The Game Commission Board of Directors Wednesday approved the appointment of R. Matthew Hough as the agency’s deputy executive director.
Hough’s appointment will become official at 4 p.m. on Friday when Executive Director Carl G. Roe’s retirement becomes effective.
Hough has 33 years of service with the Game Commission. He entered the Ross Leffler School of Conservation in June 1981 and was part of the school’s 18th graduating class. He served as a wildlife conservation officer, first in Westmoreland County, then in Washington County. And in 1992, he began working out of the Game Commission’s Southwest Region office. There, he served through the years in several positions including federal aid supervisor, information and education supervisor, law-enforcement supervisor and, ultimately, regional director.
Hough was named the Game Commission’s deputy executive director in 2010. As deputy executive director, he is responsible for the day-to-day operational supervision of the agency’s six regions.
Hough plans to retire in the not-too-distant future. The Board of Game Commissioners will continue its search for a candidate to serve in the post beyond Hough’s term.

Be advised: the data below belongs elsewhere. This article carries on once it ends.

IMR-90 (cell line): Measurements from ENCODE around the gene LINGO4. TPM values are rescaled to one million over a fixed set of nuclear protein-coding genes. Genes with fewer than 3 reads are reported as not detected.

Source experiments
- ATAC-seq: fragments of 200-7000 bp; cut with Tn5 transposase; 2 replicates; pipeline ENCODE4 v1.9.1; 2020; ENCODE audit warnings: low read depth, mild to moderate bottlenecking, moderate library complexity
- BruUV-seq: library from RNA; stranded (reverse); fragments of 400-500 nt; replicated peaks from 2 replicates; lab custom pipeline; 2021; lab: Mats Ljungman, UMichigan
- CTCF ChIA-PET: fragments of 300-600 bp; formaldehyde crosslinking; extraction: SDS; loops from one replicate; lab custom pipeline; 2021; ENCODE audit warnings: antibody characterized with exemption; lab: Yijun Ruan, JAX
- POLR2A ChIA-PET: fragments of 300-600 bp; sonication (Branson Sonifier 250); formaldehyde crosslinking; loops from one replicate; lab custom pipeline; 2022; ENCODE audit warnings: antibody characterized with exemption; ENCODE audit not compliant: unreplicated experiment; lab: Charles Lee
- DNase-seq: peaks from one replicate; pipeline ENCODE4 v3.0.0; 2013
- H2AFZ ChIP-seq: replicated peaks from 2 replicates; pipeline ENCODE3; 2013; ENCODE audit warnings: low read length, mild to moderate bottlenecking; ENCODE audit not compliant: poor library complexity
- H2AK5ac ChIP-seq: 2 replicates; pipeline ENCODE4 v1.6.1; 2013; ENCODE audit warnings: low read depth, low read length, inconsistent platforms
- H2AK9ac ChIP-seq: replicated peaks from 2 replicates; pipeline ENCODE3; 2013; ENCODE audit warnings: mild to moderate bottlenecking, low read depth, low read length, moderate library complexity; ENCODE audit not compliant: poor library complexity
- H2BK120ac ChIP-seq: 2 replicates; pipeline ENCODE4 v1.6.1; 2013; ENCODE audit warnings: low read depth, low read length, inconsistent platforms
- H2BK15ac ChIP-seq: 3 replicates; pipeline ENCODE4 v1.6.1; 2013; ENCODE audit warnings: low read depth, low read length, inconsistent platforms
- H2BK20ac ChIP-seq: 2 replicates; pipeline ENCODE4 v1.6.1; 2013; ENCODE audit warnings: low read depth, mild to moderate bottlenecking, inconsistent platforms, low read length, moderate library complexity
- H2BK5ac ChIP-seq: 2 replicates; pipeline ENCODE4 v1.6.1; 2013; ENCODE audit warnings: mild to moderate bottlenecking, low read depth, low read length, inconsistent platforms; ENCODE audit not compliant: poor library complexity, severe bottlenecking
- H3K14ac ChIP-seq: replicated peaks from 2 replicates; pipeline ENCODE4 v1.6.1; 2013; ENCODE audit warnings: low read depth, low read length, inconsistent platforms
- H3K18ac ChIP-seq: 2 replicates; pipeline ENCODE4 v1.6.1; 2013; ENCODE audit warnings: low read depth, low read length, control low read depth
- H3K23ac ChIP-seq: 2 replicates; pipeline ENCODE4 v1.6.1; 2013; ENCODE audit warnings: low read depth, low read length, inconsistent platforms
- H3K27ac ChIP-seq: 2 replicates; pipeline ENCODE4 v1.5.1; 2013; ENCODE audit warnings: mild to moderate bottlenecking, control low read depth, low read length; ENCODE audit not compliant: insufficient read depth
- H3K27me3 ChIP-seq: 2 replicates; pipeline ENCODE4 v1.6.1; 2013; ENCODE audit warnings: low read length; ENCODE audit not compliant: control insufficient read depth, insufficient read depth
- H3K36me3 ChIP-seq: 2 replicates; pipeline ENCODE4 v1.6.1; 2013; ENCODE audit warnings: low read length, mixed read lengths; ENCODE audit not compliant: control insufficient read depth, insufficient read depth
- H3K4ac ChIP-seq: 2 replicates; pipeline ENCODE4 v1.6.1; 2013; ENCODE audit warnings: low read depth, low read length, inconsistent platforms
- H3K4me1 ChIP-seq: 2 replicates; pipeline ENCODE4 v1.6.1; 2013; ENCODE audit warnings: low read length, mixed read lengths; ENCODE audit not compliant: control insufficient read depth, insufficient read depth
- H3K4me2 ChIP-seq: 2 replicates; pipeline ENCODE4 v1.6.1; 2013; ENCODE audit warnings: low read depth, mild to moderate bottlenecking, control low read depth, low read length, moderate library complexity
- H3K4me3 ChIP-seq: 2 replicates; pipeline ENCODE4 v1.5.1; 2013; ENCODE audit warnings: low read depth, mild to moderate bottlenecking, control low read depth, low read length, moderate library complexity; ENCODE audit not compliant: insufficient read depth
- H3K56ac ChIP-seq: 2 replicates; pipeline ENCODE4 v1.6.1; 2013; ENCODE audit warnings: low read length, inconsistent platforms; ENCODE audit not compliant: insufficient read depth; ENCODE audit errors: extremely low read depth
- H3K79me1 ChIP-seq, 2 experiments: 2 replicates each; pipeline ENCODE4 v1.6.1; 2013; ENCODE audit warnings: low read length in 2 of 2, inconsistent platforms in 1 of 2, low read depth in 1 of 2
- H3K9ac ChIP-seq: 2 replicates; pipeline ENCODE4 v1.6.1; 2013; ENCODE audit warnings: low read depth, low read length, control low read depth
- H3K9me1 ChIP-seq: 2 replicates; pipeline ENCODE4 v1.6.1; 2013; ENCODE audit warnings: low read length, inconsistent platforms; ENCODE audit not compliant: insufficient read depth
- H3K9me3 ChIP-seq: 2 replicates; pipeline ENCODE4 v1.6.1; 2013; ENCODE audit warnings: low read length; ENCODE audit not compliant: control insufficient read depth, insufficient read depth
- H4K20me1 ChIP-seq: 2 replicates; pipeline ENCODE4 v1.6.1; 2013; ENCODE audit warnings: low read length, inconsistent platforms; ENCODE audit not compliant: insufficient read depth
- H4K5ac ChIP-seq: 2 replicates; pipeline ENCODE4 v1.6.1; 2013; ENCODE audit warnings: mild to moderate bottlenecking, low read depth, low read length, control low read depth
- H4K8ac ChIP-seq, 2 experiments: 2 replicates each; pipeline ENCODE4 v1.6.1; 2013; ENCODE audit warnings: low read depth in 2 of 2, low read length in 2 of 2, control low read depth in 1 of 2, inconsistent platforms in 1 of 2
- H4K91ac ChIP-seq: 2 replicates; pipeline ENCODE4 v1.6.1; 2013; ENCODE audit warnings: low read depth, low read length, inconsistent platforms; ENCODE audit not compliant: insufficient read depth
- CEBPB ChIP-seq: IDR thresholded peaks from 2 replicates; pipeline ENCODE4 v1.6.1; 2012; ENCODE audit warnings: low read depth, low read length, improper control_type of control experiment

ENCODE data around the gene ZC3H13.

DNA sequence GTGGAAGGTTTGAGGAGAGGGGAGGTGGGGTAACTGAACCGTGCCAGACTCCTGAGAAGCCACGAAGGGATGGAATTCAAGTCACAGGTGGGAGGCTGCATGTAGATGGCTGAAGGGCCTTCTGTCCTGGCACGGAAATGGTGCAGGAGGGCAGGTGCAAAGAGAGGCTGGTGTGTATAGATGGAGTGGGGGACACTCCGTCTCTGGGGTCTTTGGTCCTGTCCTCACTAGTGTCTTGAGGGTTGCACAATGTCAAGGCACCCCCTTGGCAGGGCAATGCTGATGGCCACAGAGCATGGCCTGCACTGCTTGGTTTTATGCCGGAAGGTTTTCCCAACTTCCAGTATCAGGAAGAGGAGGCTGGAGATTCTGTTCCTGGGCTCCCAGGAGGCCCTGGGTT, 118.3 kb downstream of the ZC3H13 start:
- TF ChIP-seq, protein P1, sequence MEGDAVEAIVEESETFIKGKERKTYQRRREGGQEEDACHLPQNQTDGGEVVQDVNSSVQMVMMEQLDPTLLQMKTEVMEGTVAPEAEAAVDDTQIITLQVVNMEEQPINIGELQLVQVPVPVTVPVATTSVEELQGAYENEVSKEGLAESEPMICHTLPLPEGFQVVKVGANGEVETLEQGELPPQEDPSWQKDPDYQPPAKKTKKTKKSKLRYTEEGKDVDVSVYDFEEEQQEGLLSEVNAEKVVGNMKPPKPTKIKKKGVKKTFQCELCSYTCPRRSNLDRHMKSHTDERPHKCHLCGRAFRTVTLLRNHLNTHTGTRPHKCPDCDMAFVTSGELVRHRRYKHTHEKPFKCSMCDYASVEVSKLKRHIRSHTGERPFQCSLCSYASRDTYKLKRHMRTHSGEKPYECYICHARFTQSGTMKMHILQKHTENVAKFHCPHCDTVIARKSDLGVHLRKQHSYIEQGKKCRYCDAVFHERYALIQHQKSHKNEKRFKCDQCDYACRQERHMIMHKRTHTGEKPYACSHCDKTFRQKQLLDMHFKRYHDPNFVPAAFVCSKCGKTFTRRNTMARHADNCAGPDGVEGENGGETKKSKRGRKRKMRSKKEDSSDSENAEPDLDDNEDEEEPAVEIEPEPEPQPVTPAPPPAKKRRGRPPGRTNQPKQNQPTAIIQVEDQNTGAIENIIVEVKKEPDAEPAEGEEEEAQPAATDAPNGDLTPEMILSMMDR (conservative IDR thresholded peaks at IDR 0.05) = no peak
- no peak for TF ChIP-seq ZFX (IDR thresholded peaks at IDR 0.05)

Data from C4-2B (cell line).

Hough says he will strive to maintain stability within the agency. Among the tasks he plans to take up initially is conducting a full review of the agency’s finances to make sure the Game Commission will continue to prosper going forward.
It is essential that the agency’s workforce remain at full complement and all of the many programs to benefit wildlife stay on track and continue to achieve results, he said.
“I am very pleased the Board of Commissioners has shown its confidence in me by unanimously approving my appointment, and I will work tirelessly to continue the many successes the Game Commission has achieved over the years,” Hough said.
Hough grew up in Washington County, where he graduated from Trinity High School in 1975. He earned a bachelor’s degree in wildlife management from West Virginia University in 1980.Hough and his wife Jodi now reside in the Orrtanna area in Adams County. They have four children: Nathan, Mackenzie, Whitney and Tanner.